One of the safest exercises is walking; it’s easy on the body because there’s no pounding, and it carries less chance of accident or injury than most other activities. That’s key, according to Wolfe, because as your weight increases and the hormone relaxin loosens your pelvic joints in preparation for delivery, you may be more susceptible to accidental (such as sprained ankles) or overuse injuries (such as tendonitis).
Not for wimps
Despite its gentle reputation, walking isn’t too wimpy for even the fittest women. “It’s something you can adjust to any level or intensity,” says Angela Settle, a Chicago-based trainer and fitness expert.
Walking is a great aerobic conditioner because it works the large muscles in your legs and buttocks. You can keep challenging yourself with it, too: A study conducted by Wolfe and others found that fit, healthy pregnant women are well-equipped to regulate the lactic acid produced during even strenuous exercise. That means you gonzo walkers can continue to charge up hills (at least until the third trimester), as long as you can keep your balance.
No matter what shape you’re in, it’s nice to have a simple exercise plan. Walking is about as straightforward as you can get — all it takes is a pair of supportive, comfortable shoes and a place to put down your two feet. That simplicity is something you’ll welcome after baby comes, too, when you’re ready to ease back into exercise on your own, or with your new cargo in a carriage or carrier.
How to get going
Whether you’ve been sedentary or you’re already in shape, you’ll find the right challenge, thanks to this prenatal walking program for both active and formerly inactive moms-to-be, designed by exercise physiologist Mary Yoke, M.A. Before you get started, check with your doctor and review the exercise guidelines from the American College of Obstetricians and Gynecologists.
“Walking is a great all-around choice, and it’s the one exercise that almost every woman can do,” says Yoke, who walked throughout her own pregnancy. Her program can be adapted to the outdoors or for treadmills, and also includes six basic strength moves you can do at home to complement the aerobic component. “Strengthening work will help you maintain lean body mass and bone density during pregnancy,” she explains.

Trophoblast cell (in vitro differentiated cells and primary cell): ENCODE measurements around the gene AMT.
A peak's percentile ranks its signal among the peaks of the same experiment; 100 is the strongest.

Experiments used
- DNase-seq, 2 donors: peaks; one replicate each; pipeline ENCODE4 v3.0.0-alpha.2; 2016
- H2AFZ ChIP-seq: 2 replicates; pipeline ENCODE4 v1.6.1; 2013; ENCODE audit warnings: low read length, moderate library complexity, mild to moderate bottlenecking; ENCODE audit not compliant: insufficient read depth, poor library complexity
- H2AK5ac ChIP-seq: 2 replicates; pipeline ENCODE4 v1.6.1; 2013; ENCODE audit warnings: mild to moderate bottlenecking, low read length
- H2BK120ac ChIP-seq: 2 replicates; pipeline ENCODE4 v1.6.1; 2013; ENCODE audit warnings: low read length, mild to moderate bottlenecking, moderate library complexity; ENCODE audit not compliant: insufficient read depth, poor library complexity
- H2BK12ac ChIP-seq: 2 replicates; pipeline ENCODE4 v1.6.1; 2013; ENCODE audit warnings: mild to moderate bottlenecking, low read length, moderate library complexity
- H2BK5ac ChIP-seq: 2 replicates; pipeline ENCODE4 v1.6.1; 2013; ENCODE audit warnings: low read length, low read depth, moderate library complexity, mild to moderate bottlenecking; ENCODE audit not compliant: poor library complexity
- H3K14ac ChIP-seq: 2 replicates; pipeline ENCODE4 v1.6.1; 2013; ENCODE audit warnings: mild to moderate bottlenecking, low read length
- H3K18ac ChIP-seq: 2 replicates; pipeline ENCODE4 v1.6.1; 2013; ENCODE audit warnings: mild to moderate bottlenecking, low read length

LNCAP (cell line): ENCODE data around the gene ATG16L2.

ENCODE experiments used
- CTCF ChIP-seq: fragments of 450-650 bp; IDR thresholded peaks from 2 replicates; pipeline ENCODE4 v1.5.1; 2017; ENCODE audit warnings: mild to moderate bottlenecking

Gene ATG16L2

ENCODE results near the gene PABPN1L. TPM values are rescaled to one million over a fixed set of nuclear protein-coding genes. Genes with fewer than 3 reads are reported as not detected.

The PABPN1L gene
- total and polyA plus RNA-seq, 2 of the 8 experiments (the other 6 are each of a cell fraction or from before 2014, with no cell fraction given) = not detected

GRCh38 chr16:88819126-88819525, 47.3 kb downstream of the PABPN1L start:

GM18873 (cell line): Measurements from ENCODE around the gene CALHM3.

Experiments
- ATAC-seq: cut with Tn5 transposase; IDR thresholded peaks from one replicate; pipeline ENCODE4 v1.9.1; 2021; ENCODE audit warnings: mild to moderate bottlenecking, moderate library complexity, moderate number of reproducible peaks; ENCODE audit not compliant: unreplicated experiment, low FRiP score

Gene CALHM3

During my own pregnancy, I was still taking 20-minute walks at lunchtime the week before I gave birth. Walking remains an important part of my day, but now, my two baby girls come along for the ride.
1. Split lunge Stand with right foot in front of left, hip-width apart, and left heel lifted. Place hands on hips. Bend both knees so right knee is in line with right ankle and left knee points to ground. Straighten leg; repeat for reps. Switch sides. Weight: –10 pounds in each hand. To modify: In the first trimester, active exercisers can do a regular lunges holding dumbbells, if they’re accustomed to it. In the second trimester, do this exercise using no weight, and in the third trimester, hold onto a support, such as a bench or the back of a chair. Strengthens quadriceps, hamstrings and buttocks.
2. Overhead press Stand with feet hip-width apart and knees slightly bent. Hold a dumbbell in each hand at shoulder height, elbows bent close to sides, forearms parallel and palms facing each other. Contract abdominals and squeeze shoulder blades together to help maintain posture. Without swaying, straighten arms overhead; keep arms separated and don’t lock elbows. Bend elbows, lowering to starting position; repeat. Weight: 3–10 pounds. To modify: As you need more support, sit all the way back in a chair. If you feel pain in shoulders or wrists, decrease your weight. Strengthens middle shoulders, upper back and biceps.
3. One–arm bent–over row Stand facing a sturdy support, such as a bench or heavy chair, with right foot in front of left in lunge position, right knee slightly bent in line with right ankle and left heel lifted. Place right hand on support, with elbow slightly bent and dumbbell in left hand, and bend forward from hips until back is parallel to ground. Extend left arm straight down from shoulder, palm facing thigh. Keep hips square and contract abdominals so spine is in neutral alignment (there should be no stress placed on lower back. Bend left arm